Other communications issues the Metroparks had to deal with were keeping the deal private until it became 100% official. They didn’t want to spoil the deal, so working with the media was difficult because they had to explain how even though the city council approved it, it wasn’t a “done deal” – they still had to present it to the Metroparks board for approval.

The staff wasn’t able to comment on any media stories and had to deal with the media trying to release the story too soon. Once the deal was official, they had a huge design communications issue to deal with: all of the park signage had to be changed to reflect the Metroparks branding.

This was a lot more complicated than it probably sounds. There are hundreds of different signs throughout the lakefront properties, but the priority was put on the main signs with the name of the reservation, as well as updating all safety and emergency number signs so the public would be safe in the case of an emergency. Each Metroparks sign takes 2 months to make because they are hand carved from special wood and are made to last a very long time. They had to create temporary signs to put up immediately after the acquisition was announced so there wouldn’t be any confusion. There are a lot of partnerships with other organizations and entities to ensure public safety (which most people probably don’t think about).

During the acquisition, the Metroparks hadn’t created new marketing materials yet to reflect the new land. Replacing all old materials and adding new maps to the materials is an ongoing monumental task. They also had to become very familiar with the different uses for each park. For example, Edgewater Park is primarily an urban beach, whereas Gordon Park is used mostly for fishing and birdwatching. In marketing Edgewater Park, the most important factors were safety and cleanliness.

The Metroparks want to stay engaged with the community by being very communicative and visible. They want the community to know that even after the acquisition, they aren’t going anywhere. It’s a long process, but we’re all in this together. They’re in it for the long haul and they are part of our community. The main idea for the future is that the Metroparks can’t do this alone – they need community engagement, private partnerships for fundraising, and help generating excitement. Fundraising will be an especially important initiative for the future, and they want to increase programming for the community (but that takes money and volunteers).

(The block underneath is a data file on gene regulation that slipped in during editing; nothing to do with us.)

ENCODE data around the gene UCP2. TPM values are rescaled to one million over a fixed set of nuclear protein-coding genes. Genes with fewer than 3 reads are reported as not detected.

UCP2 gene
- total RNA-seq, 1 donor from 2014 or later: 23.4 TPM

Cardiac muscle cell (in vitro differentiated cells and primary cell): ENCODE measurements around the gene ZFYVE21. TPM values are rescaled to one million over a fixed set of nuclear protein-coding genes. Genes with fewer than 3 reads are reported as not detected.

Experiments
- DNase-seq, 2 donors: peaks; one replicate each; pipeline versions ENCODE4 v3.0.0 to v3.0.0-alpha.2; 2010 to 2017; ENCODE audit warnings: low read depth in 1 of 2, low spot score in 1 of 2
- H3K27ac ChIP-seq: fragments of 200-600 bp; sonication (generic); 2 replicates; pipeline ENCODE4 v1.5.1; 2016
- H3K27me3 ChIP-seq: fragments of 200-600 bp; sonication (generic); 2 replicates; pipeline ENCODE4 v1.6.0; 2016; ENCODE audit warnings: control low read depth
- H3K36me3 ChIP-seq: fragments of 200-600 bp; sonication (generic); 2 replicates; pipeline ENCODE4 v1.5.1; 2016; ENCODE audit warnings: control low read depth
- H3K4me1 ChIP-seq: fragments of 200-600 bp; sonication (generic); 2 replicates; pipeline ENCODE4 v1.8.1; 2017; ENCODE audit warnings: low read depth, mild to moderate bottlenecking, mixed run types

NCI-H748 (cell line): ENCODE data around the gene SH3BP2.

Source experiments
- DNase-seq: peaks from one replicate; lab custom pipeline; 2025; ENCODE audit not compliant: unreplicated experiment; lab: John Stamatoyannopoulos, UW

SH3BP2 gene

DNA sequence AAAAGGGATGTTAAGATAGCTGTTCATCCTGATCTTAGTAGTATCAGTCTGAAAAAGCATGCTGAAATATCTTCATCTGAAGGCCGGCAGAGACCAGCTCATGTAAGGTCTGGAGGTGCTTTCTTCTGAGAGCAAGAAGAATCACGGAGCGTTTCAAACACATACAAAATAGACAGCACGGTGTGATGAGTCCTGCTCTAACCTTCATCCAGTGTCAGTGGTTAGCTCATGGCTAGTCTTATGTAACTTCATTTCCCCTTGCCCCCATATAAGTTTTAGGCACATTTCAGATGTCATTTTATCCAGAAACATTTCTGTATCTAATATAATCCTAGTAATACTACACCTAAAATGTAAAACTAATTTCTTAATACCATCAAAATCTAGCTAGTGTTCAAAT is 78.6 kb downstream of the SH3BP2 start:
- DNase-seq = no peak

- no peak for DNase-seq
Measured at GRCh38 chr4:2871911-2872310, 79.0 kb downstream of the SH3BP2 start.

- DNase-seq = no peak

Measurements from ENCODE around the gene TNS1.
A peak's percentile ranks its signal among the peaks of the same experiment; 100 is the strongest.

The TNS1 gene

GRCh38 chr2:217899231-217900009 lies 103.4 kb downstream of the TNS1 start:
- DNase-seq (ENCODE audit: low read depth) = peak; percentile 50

One really interesting thing I learned is about how the Metroparks measures visitation. Growth of visitors isn’t specifically in their marketing plan, but it is obviously an objective of theirs. They are actually able to count cars in parking lots with tracking meters at the entrance/exit. They again reiterated that safety and cleanliness are their two most important marketing messages, and their focus is on engagement with the community.

Having a strong lakefront means so much to a city like ours. It means greater health benefits (with exercise and recreation availability), a sense of community and togetherness, as well as bringing more businesses to the lakefront. It’s about revitalizing the city, making it thrive, and connecting the local communities so they can embrace the lakefront for all that it has to offer.

I had such a great time at this event, and learned so much about how amazing and lucky we are here in Cleveland to have the Cleveland Metroparks. It is an incredibly unique asset and we should be very thankful!

I encourage you to help support our Emerald Necklace in any way that you can, and if nothing else, go out and enjoy the parks! I’d also highly recommend checking out the opportunities within the Cleveland AMA chapter – especially if you are in the marketing industry.

Thank you to Amanda for the opportunity to guest post and share about this great event!

2 thoughts on “Guest Post: AMA’s Urban Picnic with the Cleveland Metroparks

  1. Pingback: Guest Post: Clue Into Cleveland | Anchored in CLE